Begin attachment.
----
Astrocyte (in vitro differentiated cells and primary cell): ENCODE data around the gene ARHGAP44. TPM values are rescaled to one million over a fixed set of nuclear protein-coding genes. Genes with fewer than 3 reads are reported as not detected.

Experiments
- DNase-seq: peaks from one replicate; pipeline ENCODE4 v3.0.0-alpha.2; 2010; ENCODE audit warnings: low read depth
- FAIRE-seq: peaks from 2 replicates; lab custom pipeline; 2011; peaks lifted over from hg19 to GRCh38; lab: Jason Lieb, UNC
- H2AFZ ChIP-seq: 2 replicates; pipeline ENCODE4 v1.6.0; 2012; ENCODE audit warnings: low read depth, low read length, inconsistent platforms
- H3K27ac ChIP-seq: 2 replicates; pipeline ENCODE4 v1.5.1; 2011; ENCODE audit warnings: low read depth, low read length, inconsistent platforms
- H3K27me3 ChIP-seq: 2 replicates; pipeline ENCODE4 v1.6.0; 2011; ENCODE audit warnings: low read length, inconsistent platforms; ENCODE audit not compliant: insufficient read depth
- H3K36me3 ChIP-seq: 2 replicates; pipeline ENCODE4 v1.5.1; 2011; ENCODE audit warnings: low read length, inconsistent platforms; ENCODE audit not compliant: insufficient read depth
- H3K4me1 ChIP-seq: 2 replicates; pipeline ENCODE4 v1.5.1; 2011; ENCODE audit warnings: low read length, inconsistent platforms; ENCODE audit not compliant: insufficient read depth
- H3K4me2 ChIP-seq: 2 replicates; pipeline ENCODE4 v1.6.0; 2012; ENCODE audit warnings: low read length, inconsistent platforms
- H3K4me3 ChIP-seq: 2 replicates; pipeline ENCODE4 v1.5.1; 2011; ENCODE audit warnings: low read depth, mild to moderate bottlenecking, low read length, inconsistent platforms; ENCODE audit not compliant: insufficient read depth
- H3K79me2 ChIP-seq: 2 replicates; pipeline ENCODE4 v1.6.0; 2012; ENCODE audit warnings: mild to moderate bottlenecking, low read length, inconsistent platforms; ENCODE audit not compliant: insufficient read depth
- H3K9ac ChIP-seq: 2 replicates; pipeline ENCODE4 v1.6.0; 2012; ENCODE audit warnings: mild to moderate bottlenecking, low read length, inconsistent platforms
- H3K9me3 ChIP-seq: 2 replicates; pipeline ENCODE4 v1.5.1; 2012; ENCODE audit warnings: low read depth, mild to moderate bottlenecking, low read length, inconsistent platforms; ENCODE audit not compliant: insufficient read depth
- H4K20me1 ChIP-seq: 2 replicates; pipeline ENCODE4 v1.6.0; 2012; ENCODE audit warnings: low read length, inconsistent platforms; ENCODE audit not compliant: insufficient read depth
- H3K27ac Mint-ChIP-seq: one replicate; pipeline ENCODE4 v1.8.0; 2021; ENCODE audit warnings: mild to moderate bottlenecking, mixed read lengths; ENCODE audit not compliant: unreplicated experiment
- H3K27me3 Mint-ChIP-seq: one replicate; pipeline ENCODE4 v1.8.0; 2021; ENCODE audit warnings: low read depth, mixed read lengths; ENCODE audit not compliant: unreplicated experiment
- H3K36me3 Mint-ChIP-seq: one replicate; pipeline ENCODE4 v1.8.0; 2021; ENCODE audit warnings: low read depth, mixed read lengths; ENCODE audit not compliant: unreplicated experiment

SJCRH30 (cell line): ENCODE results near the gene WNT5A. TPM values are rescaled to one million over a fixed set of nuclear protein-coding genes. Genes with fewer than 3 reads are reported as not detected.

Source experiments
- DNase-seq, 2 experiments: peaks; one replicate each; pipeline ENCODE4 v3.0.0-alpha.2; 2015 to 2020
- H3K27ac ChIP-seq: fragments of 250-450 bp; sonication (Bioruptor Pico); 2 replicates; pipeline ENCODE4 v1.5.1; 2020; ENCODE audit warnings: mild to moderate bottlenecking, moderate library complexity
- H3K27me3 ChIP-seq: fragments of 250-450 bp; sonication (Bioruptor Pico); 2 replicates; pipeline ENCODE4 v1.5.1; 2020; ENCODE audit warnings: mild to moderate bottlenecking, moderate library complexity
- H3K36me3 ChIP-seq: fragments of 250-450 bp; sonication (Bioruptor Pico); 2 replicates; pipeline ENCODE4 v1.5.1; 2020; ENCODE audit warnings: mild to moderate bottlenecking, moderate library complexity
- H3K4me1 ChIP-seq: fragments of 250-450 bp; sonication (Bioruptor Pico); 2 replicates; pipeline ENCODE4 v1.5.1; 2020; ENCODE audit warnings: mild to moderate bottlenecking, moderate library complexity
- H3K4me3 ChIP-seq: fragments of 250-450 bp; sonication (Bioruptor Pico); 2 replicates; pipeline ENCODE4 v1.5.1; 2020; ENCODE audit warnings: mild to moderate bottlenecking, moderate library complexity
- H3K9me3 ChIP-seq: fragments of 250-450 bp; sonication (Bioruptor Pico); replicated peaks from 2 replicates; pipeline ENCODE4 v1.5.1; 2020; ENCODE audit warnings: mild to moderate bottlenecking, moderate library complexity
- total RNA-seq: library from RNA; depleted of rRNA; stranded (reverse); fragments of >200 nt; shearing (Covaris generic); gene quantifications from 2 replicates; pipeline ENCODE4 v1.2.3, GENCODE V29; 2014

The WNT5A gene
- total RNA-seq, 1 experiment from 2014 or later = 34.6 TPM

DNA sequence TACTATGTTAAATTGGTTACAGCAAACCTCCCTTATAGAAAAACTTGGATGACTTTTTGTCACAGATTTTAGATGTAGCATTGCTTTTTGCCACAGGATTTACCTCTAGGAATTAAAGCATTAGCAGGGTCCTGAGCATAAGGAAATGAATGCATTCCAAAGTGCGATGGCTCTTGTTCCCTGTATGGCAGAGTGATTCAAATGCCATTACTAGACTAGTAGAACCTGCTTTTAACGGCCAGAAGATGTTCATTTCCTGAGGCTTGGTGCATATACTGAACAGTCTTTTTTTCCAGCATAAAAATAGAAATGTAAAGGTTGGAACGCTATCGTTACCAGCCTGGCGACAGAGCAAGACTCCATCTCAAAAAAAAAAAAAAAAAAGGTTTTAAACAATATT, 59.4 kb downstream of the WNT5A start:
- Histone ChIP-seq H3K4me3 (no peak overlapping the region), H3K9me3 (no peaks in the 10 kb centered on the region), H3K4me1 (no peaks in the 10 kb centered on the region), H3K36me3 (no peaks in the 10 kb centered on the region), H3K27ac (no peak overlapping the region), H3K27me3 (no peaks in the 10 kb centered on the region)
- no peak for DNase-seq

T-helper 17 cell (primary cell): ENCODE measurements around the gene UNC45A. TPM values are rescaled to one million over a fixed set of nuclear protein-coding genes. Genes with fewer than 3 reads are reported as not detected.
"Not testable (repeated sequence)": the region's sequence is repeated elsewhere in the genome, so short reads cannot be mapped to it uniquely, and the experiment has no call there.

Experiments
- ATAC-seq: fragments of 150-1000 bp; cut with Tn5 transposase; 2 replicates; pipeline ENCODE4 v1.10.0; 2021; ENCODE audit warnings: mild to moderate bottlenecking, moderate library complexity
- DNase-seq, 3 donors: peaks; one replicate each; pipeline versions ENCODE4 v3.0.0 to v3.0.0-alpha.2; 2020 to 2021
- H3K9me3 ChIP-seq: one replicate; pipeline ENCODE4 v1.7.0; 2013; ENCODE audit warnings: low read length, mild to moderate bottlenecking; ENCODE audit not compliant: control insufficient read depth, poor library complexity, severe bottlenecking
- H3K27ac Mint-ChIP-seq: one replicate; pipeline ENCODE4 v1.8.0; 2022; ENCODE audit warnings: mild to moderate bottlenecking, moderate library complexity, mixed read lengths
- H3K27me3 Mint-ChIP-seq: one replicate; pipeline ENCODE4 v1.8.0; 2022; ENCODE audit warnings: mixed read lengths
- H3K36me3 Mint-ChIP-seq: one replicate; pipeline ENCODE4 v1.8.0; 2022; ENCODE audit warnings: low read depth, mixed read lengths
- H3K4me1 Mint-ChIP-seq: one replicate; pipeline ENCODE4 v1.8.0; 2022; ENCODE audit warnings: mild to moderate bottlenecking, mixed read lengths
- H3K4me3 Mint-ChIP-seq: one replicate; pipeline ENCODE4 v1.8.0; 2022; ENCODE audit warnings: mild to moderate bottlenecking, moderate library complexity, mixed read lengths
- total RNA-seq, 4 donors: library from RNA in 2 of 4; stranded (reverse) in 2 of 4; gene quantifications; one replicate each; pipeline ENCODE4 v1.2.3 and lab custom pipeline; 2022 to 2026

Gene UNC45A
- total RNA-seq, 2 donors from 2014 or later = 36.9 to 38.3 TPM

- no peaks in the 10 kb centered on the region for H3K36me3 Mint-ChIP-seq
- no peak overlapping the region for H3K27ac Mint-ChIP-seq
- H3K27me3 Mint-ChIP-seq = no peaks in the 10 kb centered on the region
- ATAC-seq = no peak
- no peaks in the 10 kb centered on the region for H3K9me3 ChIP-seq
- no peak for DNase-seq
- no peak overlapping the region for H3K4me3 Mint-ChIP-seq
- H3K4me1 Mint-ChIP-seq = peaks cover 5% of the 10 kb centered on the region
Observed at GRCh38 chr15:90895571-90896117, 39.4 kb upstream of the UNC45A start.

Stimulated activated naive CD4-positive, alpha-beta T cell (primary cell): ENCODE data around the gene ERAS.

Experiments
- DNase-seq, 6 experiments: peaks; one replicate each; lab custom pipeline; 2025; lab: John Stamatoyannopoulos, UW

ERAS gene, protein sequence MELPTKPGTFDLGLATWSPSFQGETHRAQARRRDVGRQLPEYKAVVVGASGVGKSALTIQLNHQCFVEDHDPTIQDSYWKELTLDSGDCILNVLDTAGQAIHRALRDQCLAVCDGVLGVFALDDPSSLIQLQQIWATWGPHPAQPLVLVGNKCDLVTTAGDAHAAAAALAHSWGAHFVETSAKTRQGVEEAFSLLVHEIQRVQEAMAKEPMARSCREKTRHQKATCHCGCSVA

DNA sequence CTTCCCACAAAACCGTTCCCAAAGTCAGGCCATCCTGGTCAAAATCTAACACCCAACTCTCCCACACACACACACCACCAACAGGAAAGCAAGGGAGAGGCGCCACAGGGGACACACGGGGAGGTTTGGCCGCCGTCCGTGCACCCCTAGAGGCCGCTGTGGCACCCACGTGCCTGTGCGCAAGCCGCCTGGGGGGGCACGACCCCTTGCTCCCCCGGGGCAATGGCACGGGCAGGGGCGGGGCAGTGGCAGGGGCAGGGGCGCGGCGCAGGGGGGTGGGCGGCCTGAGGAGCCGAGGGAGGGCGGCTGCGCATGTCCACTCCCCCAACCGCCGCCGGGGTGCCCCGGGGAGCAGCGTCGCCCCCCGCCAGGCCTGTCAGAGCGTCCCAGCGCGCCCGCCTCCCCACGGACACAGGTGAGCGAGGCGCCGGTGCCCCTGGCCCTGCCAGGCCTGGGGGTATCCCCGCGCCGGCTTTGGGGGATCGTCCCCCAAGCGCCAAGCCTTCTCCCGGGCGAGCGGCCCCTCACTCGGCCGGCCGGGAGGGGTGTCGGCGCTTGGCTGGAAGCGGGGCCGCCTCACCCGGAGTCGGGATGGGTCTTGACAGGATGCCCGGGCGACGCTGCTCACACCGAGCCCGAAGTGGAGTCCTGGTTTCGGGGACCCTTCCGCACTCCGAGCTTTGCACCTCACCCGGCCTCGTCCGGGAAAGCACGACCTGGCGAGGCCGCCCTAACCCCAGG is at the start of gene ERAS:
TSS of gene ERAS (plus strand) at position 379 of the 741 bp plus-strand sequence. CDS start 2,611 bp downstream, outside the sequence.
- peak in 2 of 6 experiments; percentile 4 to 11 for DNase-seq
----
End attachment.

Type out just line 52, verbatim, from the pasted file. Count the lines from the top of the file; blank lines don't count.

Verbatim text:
- no peaks in the 10 kb centered on the region for H3K9me3 ChIP-seq